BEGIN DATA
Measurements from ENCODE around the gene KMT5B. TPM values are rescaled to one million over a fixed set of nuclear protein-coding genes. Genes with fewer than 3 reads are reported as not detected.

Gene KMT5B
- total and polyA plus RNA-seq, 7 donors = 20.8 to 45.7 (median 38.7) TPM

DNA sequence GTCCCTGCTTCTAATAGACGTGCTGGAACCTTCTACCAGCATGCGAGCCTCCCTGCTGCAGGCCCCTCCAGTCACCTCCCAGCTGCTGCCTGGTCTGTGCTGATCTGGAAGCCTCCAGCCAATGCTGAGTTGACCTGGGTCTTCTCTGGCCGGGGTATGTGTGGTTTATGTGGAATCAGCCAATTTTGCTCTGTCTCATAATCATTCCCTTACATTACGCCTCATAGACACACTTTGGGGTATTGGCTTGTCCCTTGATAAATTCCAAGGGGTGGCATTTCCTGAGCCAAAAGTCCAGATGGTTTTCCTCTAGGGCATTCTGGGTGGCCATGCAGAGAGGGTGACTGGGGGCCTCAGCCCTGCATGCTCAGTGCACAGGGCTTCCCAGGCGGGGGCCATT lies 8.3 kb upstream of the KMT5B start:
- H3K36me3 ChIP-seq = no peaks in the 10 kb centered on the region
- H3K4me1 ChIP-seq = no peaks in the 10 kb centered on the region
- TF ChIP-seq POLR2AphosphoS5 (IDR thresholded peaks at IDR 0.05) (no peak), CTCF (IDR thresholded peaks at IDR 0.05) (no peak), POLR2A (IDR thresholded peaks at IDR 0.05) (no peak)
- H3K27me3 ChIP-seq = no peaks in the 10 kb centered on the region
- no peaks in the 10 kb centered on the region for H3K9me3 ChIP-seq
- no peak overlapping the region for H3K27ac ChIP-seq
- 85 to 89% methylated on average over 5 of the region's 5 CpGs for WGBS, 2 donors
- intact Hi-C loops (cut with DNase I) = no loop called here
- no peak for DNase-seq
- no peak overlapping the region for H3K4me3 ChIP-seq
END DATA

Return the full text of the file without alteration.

Measurements from ENCODE around the gene KMT5B. TPM values are rescaled to one million over a fixed set of nuclear protein-coding genes. Genes with fewer than 3 reads are reported as not detected.

Gene KMT5B
- total and polyA plus RNA-seq, 7 donors = 20.8 to 45.7 (median 38.7) TPM

DNA sequence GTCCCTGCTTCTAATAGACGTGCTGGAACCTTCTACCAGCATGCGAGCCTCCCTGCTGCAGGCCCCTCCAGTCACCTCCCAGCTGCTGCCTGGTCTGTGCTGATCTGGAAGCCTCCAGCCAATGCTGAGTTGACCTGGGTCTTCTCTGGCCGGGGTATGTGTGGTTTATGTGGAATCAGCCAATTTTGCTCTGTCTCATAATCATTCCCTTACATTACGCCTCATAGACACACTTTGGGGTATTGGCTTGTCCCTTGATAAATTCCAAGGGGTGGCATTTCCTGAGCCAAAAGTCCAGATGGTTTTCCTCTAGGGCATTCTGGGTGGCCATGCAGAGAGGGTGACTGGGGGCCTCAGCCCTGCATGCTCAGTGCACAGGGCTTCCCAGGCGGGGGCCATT lies 8.3 kb upstream of the KMT5B start:
- H3K36me3 ChIP-seq = no peaks in the 10 kb centered on the region
- H3K4me1 ChIP-seq = no peaks in the 10 kb centered on the region
- TF ChIP-seq POLR2AphosphoS5 (IDR thresholded peaks at IDR 0.05) (no peak), CTCF (IDR thresholded peaks at IDR 0.05) (no peak), POLR2A (IDR thresholded peaks at IDR 0.05) (no peak)
- H3K27me3 ChIP-seq = no peaks in the 10 kb centered on the region
- no peaks in the 10 kb centered on the region for H3K9me3 ChIP-seq
- no peak overlapping the region for H3K27ac ChIP-seq
- 85 to 89% methylated on average over 5 of the region's 5 CpGs for WGBS, 2 donors
- intact Hi-C loops (cut with DNase I) = no loop called here
- no peak for DNase-seq
- no peak overlapping the region for H3K4me3 ChIP-seq